Best Fictional Sports Rivalries

Matt HaupertFeatured ColumnistMay 23, 2014

Best Fictional Sports Rivalries

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    Matt Rourke/Associated Press

    Yankees vs. Red Sox

    Muhammad Ali vs. Joe Frazier

    Michigan vs. Ohio State

    Michael Jordan and the Looney Tunes vs. the Monstars?

    Rivalries add a new kind of life and energy to sports. They add meaning and purpose to games and bring a level of excitement that could never otherwise be achieved. This is due in large part to the fact that rivalries make sports about more than just a game, but rather about the story. It's about good guys and bad guys. Heartbreak and redemption. History and tradition.

    It makes sense, then, that some of the greatest sports rivalries are the ones that were written as stories to begin with.

    The following list compiles some of the fictional sports rivalries that have made their mark as the most memorable. Some of these rivalries are unforgettable because they made us laugh or were too ridiculous not to remember, while others were just downright inspirational.

    Fictional as they may be, these rivalriesthese storieswill live forever in our hearts.

     

Sandlot Kids vs. Tigers (The Sandlot)

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    It's the ultimate sports rivalry.

    Matching baseball pants vs. unwashed jeans.

    Jerseys vs. t-shirts.

    Fancy diamond vs. sandlot.

    Cool and clean vs. rough and dirty.

    In a classic matchup of the well-to-do city slickers against passionate misfits, the lovable Sandlot kids and the detestable Tigers make the Red Sox and Yankees look like two happy peas in a pod. After all, how often do you hear those MLB foes go at it with as much pointed animosity as the brutal verbal faceoff shown in the video above?

    These kids took the cinema world by storm with a vulgar showdown that included insults no movie had previously dared using on screen (children under the age of 17 should not read on without adult supervision).

    Scab-eater.

    Butt-sniffer.

    Puss-licker.

    Eventually, by the time the duel reaches its climax, our hero even dares utter the insult heard 'round the world: "You play ball like a girl."

    You know, now that I think of it, I would pay great money to hear Derek Jeter call David Ortiz a butt-sniffer.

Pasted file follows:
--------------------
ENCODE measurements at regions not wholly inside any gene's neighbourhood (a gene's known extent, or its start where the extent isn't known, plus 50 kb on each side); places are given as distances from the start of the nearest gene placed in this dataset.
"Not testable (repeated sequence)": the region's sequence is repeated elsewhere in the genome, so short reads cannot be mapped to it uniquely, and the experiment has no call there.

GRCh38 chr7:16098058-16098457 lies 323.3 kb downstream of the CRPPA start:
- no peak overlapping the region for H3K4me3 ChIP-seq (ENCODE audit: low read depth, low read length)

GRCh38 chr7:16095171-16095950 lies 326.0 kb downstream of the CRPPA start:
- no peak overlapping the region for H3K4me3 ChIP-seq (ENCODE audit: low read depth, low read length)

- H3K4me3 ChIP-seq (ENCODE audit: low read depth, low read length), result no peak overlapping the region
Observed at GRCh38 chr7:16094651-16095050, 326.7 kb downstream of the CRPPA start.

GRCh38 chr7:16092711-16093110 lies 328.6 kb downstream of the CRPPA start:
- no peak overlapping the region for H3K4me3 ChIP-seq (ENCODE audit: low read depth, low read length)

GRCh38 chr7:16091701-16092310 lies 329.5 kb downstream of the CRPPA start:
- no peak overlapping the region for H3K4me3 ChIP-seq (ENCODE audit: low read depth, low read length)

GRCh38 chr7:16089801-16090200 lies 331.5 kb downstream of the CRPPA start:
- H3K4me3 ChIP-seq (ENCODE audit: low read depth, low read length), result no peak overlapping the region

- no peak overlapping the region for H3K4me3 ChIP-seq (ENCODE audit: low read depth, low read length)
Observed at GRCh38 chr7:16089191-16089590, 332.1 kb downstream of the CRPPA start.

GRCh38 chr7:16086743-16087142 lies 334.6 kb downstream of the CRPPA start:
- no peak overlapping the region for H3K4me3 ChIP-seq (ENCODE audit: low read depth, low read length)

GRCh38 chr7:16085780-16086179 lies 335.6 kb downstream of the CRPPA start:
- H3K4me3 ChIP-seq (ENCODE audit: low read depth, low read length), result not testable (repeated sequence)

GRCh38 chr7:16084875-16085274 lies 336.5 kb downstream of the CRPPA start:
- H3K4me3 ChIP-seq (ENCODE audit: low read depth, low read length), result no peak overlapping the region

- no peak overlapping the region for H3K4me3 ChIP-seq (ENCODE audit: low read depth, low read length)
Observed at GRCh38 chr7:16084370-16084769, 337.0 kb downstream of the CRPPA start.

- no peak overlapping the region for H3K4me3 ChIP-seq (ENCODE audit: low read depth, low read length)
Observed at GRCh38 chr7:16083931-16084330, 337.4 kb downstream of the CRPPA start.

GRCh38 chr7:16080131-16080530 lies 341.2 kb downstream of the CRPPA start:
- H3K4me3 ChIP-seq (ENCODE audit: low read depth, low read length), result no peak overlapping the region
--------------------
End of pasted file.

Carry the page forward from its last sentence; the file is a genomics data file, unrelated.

Ducks vs. Hawks (The Mighty Ducks)

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    In another "scrappy kids vs. snooty antagonists" story, The Mighty Ducks tells the tale of Gordon Bombay, who is sentenced to coach a peewee hockey team as part of his community service assignment.

    As coach of the team, Bombay will have the chance to avenge his own childhood failures as a peewee hockey playerhe once missed a potential game-winning penalty shot, ruining his careeragainst the team he played for, the Hawks. It's a story of redemption and an inspiring tale of a few kids who came from nothing to beat the odds.

    That being said, The Mighty Ducks as a whole is much closer to "colossal disaster" than "great sports film." According to Rotten Tomatoes, only 12 percent of its reviews are positive.

    There are, however, a few amusing things that make this movieand this rivalryparticularly entertaining:

    1. The whole concept of the movie is based on a criminal being sentenced to be in charge of the lives of America's promising youth. Remember when positions like teaching and coaching were noble pursuits? I can picture exactly how this must have gone down in court: "Look, Mr. Bombay, it's going to be prison for 25 years or a few months of working with kids. 25 years isn't that long, is it?"

    2. Watch the video above and just try not to get goosebumps as you witness the awesomely melodramatic conflict between the rival coaches. Pay special note to 1:18, when the villainous Jack Reilly takes a carefully calculated dramatic pause between "You and that...bunch of losers." It's what happens when you cross peewee sports with General Hospital, and the result is electrifying.

    3. The Ducks were apparently such an awesome bunch that they inspired the founding of a real-live NHL team the following year, thus creating the lamest franchise-origin story in the history of professional sports.

Toros vs. Clovers (Bring It On)

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    No sport features more vicious rivalries than high school varsity cheerleading. Dangerously peppy and bubbling with spirit, all rivalries are pushed to particularly dramatic extremes.

    The rivalry between the Rancho Carne Toros of San Diego and the East Compton Clovers is fairly complex: The Toros are perennial powerhouses and winners of multiple national titles. Turns out, though, that all their routines are stolen from the Clovers. For the first time this year, the Clovers will actually be competing in the national tournament.

    Enter conflict.

    Basically, the Toros end up choreographing a completely new routine, take it to the competition to compete against the Clovers and lose anyway. Compton reigns supreme in its first year of eligibility.